For years, the lives and struggles of people on the Pine Ridge Indian Reservation have generated international interest. Now, thanks to social media, people on the reservation are sharing their own stories and getting a worldwide response.
With a billion users around the world, Facebook is changing the way people communicate. That's particularly true in Pine Ridge.
"Several years ago, we didn't have that technology so we were isolated from hearing about what's going on in the world as well as the world knowing what goes on here," community organizer Andrew Iron Shell said.
Iron Shell has been organizing community members on Pine Ridge for decades.
"A small room of 20 people was an outstanding phenomenon to have show up at a meeting," Iron Shell said.
But a couple years ago, Iron Shell's son had an idea.
"My son who was then in high school told me, 'You know, Dad, you're doing community meetings and trying to gather the people, but they're all on Facebook,' Iron Shell said.
"I seen my dad trying to get the meetings and everything arranged and I thought it would help," Iron Shell's son, Terrell Catt, said.
Now, the community organizer has close to 5,000 friends on the social network. He uses the site to share information and news stories that he thinks are relevant.
"There's positive things going on here that people should know about, but there's also harsh realities going on that the world should have an understanding of," Iron Shell said.
Black Hills State University Journalism professor Mary Canton-Rosser says the pages are empowering.
"Citizens can set the agenda now. It doesn't have to come from the top-down, from professionals," Caton-Rosser said.
"You know, if you put the word out there and it sparks someone's interest, they're going to want to go check it out and see what's going on for themselves and put their own opinion into the mix," Catt said.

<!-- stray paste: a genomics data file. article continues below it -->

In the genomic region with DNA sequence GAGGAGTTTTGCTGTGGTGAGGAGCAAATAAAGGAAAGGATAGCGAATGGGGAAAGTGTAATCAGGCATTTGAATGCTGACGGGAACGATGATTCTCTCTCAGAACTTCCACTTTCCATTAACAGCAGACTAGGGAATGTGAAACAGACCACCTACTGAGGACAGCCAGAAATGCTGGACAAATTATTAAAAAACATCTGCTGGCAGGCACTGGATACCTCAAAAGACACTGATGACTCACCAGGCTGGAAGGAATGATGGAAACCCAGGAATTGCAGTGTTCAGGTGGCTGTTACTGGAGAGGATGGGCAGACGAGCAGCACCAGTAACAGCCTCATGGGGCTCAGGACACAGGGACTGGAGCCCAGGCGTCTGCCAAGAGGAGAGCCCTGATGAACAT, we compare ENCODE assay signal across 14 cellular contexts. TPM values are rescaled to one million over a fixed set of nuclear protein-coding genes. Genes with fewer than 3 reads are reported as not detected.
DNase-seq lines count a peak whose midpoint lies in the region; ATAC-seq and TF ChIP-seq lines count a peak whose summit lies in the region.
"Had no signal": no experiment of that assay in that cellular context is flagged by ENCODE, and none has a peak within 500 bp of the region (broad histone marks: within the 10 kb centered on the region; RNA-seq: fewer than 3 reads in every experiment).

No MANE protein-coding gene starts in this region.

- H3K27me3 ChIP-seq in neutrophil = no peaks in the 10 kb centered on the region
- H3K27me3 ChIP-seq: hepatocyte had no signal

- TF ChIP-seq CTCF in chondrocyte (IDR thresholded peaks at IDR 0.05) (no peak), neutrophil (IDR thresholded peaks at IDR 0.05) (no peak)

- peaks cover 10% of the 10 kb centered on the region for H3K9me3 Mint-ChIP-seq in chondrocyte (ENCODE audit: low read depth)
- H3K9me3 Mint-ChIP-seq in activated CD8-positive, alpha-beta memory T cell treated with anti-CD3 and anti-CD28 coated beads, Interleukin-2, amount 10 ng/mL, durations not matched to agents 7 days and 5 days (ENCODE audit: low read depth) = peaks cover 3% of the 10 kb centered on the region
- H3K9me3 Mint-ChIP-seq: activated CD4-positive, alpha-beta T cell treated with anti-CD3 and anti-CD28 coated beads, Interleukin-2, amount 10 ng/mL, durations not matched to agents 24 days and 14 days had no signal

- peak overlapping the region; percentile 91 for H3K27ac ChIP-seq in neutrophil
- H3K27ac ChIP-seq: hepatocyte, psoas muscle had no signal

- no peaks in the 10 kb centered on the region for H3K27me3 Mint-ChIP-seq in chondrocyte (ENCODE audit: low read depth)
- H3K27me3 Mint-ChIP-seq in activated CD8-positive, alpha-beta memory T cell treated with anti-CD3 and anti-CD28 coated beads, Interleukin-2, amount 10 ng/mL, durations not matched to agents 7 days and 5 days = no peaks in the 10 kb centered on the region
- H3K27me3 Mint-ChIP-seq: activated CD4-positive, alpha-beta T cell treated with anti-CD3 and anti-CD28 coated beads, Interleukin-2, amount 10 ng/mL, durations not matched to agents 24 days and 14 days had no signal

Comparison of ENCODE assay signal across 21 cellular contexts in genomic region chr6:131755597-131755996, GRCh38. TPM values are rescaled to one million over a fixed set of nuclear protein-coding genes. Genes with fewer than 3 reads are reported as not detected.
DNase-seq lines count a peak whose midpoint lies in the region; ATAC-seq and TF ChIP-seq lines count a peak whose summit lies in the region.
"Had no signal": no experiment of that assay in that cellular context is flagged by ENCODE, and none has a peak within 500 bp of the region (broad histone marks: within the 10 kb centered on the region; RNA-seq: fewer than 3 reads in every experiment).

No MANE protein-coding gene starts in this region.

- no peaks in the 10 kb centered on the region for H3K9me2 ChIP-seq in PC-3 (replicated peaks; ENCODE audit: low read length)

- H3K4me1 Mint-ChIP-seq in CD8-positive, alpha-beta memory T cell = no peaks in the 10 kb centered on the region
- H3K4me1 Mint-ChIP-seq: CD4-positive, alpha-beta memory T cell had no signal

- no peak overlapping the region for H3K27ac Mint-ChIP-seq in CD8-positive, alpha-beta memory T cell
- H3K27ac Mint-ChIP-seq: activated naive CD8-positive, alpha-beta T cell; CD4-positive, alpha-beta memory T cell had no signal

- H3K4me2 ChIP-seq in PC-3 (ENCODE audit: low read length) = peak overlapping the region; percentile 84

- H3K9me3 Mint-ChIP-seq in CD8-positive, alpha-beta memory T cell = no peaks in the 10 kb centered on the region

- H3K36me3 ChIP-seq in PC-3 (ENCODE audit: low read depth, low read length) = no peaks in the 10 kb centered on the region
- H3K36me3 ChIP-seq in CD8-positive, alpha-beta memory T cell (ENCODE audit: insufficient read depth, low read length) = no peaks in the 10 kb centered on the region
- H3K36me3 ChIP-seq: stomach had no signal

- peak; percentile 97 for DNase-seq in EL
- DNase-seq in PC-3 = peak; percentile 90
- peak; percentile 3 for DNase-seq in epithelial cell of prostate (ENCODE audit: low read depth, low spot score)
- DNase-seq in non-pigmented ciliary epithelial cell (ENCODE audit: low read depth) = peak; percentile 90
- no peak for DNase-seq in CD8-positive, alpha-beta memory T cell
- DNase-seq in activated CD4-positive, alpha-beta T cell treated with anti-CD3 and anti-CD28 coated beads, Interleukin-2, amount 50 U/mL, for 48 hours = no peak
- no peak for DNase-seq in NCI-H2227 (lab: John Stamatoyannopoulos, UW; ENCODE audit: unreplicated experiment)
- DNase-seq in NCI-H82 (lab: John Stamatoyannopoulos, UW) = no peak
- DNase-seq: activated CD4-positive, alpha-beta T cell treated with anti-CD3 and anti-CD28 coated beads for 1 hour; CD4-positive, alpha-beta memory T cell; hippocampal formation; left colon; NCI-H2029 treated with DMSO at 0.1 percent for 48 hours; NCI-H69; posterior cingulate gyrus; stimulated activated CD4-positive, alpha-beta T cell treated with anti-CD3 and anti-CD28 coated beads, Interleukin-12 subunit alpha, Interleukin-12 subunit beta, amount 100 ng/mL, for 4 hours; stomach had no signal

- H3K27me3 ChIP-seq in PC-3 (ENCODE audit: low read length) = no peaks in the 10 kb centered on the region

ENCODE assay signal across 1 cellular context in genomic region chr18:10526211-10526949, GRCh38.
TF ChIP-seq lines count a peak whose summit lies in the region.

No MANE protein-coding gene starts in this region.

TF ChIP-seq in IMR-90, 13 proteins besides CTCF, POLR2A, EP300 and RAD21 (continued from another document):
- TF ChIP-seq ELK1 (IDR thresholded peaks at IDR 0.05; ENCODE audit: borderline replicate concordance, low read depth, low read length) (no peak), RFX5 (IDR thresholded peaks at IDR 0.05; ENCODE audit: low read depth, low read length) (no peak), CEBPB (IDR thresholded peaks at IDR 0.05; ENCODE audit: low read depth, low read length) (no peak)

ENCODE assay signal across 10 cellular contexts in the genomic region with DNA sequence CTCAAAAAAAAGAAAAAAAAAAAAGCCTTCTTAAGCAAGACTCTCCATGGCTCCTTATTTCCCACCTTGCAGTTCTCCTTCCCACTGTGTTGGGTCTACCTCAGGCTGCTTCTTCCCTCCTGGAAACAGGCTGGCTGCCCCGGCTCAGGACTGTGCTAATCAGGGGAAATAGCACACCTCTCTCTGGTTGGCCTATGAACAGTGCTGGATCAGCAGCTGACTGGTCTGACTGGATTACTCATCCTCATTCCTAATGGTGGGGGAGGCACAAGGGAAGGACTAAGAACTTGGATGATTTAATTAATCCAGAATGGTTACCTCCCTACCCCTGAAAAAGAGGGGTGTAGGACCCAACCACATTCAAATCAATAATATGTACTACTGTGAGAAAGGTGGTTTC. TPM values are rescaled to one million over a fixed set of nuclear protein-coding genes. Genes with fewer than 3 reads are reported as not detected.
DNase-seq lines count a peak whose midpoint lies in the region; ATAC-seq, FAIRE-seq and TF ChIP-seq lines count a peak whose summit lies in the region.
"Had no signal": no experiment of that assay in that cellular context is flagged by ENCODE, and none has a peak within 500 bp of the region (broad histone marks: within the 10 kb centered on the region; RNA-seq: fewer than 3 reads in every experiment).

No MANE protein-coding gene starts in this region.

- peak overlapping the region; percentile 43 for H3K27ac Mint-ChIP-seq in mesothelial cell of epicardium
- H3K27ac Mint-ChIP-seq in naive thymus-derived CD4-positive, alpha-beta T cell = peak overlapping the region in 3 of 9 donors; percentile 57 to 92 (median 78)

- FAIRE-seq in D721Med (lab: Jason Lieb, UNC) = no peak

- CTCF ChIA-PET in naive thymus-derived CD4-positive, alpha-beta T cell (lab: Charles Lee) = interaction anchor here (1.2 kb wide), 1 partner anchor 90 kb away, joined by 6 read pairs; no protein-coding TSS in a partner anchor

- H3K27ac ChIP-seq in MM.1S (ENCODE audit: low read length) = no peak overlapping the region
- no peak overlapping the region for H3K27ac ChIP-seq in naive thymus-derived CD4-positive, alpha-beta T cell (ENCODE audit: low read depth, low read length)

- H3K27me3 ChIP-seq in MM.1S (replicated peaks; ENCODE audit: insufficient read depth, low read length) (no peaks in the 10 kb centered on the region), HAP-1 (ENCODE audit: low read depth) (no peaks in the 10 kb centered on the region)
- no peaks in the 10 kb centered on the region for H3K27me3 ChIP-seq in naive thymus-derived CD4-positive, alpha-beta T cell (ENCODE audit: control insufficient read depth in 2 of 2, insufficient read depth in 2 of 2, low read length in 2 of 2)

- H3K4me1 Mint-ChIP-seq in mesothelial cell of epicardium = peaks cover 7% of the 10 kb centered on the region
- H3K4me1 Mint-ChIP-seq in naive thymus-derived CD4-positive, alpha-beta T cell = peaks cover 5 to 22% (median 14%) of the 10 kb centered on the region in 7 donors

And with almost every cell phone now equipped with a camera, anybody can record events that may have previously gone undocumented.
"You can pull out your own cell phone and take videos of it and show people what happened, what actually happened," Catt said.
"It's very enabling for people to have a device in every pocket and just be able to pull it out, take a picture, do a video, do a recording on that device and be able to send it over instantaneously because of their access to the Internet," Caton-Rosser said.
"Watching other examples like the Arab Spring and how they've used technology to really get their issues out there and to get their voices heard. That isn't always possible in mainstream media," Iron Shell said.
But citizen-journalism is not without its pitfalls.
"It has its empowering side but it also has its disadvantages that can really blow up and cause a lot of trouble," Caton-Rosser said.
There are legal and ethical boundaries that citizen-journalists may overstep, not to mention the objectivity most mainstream news organizations try to follow.
"They may just use one source instead of triangulating from a variety of news sources that can add various perspectives to any news story," Caton-Rosser said.
In spite of her concerns, Caton-Rosser believes that the use of social media is a good thing and is working to prepare her students for the post-Facebook world.
"Textbooks can't keep up with what's happening right now, and you have to wonder at some point where it's going to plateau. I can't see it just yet at this point," Caton-Rosser said.
"Any time of the day, 24-hours a day, seven days a week, the access is there. The communication can happen. So it's just a phenomenal tool for us in Indian Country," Iron Shell said.
A tool that's teaching people around the world what it's like to live in South Dakota.